Firstly, a fact needs to be stated that this is not the Take That story. The words Take That are never uttered in the entire two and a half hours of the show. You would also be mistaken for thinking that the boyband recruited from the BBC reality show Let It Shine were the crux of the production, and while they feature large, they are far from the centre of the story.
Instead, it’s a story of five friends that spans 25 years. A story of growing up, love and loss, opportunity unfulfilled, of hope, peppered throughout with the hits of the biggest British boy band of the past quarter of a century. It is also more story with music rather than jukebox musical.
Writer Tim Firth clearly has the target demographic in his sights. The mature version of these 90s teens are the heart of the show. Take That the soundtrack to their lives. The pop culture references abound: Smash Hits posters on bedroom walls, Top of the Pops, Ceefax, cassette taping Top of the Pops, it unashamedly taps into the unquenchable thirst for nostalgia.
This is clearly a show of two halves: the central quartet of Heather (Emily Joyce), Rachel (Rachel Lumberg), Claire (Alison Fitzjohn) and Zoe (Jayne McKenna) are fine actresses with a wealth of talent, and it is only when the story fully centres on this quartet that it achieves any real depth. Tim Firth’s dialogue for the mature characters is utterly believable, it is less so for their teenage versions, where it is largely contrived and one-dimensional.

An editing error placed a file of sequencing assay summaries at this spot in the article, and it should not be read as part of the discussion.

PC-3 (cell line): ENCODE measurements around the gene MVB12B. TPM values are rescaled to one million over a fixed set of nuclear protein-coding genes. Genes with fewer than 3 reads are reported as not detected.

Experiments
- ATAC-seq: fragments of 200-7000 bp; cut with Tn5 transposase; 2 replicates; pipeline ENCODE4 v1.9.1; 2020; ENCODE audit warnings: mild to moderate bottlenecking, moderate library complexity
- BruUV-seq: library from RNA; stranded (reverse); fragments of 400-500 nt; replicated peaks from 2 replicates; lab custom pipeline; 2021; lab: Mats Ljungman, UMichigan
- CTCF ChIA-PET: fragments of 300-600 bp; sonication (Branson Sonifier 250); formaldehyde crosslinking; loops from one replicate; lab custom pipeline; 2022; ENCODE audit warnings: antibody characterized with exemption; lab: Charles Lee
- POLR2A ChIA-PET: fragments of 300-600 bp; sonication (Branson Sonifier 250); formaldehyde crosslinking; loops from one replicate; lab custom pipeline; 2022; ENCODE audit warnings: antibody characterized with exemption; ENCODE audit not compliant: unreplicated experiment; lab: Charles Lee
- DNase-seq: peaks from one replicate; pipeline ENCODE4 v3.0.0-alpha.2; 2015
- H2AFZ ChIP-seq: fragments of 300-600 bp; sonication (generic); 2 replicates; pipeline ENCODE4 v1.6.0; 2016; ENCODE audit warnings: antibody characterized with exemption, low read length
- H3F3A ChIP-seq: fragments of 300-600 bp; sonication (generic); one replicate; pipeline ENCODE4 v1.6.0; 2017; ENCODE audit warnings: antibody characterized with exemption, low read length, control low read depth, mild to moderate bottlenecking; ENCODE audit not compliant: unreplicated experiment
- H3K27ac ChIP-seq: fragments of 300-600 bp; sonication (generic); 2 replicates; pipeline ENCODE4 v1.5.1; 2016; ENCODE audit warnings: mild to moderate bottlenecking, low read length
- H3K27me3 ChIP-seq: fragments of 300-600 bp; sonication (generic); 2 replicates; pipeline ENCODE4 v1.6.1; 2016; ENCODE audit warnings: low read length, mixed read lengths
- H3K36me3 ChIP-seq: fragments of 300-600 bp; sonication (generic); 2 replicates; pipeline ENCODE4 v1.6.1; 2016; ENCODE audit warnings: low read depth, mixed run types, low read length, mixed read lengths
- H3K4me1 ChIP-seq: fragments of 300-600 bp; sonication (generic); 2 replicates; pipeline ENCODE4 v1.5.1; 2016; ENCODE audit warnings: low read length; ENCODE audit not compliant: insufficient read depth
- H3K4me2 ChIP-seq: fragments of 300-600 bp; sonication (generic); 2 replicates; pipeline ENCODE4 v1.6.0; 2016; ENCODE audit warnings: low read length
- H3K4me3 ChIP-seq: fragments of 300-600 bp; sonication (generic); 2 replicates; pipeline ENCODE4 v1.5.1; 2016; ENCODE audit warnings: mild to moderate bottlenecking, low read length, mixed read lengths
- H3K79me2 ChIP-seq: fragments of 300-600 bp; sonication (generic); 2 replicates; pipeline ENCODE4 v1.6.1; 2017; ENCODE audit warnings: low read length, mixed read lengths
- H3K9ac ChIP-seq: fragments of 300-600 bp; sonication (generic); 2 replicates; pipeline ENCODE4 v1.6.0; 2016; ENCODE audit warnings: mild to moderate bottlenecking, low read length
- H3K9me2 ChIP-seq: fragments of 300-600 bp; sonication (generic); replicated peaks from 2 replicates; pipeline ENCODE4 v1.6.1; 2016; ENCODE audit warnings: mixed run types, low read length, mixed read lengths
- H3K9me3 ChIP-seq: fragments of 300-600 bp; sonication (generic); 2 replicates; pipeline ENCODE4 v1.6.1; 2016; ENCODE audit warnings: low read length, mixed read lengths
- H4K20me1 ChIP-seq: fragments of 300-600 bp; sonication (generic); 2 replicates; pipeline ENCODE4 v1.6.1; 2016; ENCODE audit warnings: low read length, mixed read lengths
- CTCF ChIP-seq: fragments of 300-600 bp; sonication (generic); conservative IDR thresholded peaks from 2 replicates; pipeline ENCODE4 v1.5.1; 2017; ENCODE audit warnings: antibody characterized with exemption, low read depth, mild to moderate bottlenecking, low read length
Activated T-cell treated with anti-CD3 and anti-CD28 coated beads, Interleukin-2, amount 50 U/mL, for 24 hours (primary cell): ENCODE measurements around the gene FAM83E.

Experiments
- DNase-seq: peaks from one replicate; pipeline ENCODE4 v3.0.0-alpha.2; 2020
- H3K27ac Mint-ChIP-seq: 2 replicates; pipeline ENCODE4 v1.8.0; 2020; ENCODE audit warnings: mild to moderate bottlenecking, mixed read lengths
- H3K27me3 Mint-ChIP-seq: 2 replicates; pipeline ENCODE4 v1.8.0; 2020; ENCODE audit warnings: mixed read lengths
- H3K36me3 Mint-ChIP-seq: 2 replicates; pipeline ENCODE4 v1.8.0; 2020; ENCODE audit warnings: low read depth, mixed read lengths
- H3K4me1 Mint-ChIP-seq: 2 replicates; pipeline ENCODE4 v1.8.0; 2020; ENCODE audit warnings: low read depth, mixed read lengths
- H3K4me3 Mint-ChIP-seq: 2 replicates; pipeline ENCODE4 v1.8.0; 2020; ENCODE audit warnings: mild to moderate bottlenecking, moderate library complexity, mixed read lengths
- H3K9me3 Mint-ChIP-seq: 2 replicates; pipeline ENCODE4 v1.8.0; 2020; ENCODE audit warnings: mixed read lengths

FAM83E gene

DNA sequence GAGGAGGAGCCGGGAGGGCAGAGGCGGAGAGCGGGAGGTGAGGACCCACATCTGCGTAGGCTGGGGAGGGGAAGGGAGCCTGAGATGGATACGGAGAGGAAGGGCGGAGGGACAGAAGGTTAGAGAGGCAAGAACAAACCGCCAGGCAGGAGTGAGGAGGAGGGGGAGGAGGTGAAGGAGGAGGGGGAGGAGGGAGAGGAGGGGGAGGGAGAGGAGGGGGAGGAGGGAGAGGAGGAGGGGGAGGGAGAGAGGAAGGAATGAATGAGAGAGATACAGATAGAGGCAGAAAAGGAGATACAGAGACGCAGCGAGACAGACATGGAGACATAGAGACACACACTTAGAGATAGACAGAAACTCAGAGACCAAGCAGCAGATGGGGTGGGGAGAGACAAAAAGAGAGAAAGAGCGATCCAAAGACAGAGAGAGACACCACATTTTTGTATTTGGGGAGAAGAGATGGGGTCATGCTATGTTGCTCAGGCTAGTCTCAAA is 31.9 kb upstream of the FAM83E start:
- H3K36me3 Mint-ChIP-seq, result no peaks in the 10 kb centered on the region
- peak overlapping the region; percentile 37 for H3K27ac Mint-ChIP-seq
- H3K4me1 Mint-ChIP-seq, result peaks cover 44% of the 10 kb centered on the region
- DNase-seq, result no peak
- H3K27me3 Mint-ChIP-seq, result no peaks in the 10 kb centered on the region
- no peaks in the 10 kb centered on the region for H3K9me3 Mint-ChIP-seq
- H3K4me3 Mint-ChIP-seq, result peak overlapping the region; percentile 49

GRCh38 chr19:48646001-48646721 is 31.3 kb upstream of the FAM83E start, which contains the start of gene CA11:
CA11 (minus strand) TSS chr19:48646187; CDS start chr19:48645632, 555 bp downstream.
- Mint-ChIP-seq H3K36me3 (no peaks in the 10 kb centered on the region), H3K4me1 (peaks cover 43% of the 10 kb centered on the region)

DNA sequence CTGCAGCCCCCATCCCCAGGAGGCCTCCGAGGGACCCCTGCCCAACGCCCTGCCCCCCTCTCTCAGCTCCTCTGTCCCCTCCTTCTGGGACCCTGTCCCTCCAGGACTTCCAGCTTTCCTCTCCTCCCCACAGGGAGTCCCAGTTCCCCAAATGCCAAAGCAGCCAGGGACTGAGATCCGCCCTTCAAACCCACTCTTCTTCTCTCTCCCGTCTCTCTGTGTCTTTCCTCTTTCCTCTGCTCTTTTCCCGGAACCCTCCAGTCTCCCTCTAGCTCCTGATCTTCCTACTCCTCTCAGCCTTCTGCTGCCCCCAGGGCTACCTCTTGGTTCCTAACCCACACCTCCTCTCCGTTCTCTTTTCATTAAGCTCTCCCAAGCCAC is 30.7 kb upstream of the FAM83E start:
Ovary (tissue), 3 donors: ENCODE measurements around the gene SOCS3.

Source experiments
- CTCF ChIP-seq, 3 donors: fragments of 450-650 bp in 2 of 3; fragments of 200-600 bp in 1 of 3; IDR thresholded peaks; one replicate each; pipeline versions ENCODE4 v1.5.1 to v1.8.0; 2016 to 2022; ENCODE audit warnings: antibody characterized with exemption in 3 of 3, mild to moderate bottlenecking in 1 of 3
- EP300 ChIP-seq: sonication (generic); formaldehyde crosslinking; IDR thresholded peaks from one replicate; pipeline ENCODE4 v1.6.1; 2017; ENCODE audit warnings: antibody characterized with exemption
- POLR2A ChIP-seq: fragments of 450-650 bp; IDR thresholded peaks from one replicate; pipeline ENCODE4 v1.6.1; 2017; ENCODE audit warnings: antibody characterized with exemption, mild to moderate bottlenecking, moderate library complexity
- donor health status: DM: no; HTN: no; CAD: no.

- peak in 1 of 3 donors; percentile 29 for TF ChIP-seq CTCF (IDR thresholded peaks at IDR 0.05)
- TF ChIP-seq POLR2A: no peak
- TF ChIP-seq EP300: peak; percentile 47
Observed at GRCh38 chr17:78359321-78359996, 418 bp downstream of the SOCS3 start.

The quartet’s younger selves are played by Katy Clayton (Heather), Faye Cristall (Rachel), Sarah Kate Howarth (Claire) and Lauren Jacobs (Zoe) with Rachelle Diedricks as teenage pal Debbie. Their schoolgirl antics, while familiar, are a tad contrived and their diction is poor, rendering most of the lines a garbled mush. The first half also suffers from a strange selection of Take That songs that don’t exactly fit the narrative. With a back catalogue as fine as this, the choices seem plain odd.
‘The Band’ as played by Five to Five: A.J. Bentley, Nick Carsberg, Curtis T. Johns, Yazdan Qafouri, Sario Solomon prove just how good Take That were, and still are. These songs, while seeming easy to sing, just aren’t, and the quintet while having a solid go at it, never fully do the songs justice.
For anyone who has ever seen Take That live, the set design will look familiar. The production values of the band who are the producers of the show are replicated here. It’s big and bold and the stage is jam-packed with effects.
This show has had it’s fair amount of flak, its detractors have been many, but there’s a fundamental question to be asked: are they the target audience? I am pretty sure that the producers made no claims to enlighten or educate. Indeed, the programme notes say it’s a “love letter to the fans”. It’s intended for the Take That fandom, if you’re here and you’re not a fan of Take That, I’d question your choices. Sometimes theatre is made just to be entertaining. But, this reviewer is very much the target demographic, like most of the audience, knowing the words to every one of these tunes and willing this to be a joy, and while the second half was superior to the first, it ultimately doesn’t do enough to overcome its faults. I am sure The Band will be a satisfying night’s entertainment, a piece of pure escapism and nostalgia for many and it may fulfil its brief as ‘a love letter to the fans’, but for this audience member, there are more feelings of disappointment than delight.
Runs until 7 July 2018 | Image: Matt Crockett review originally written for and published by The Reviews Hub.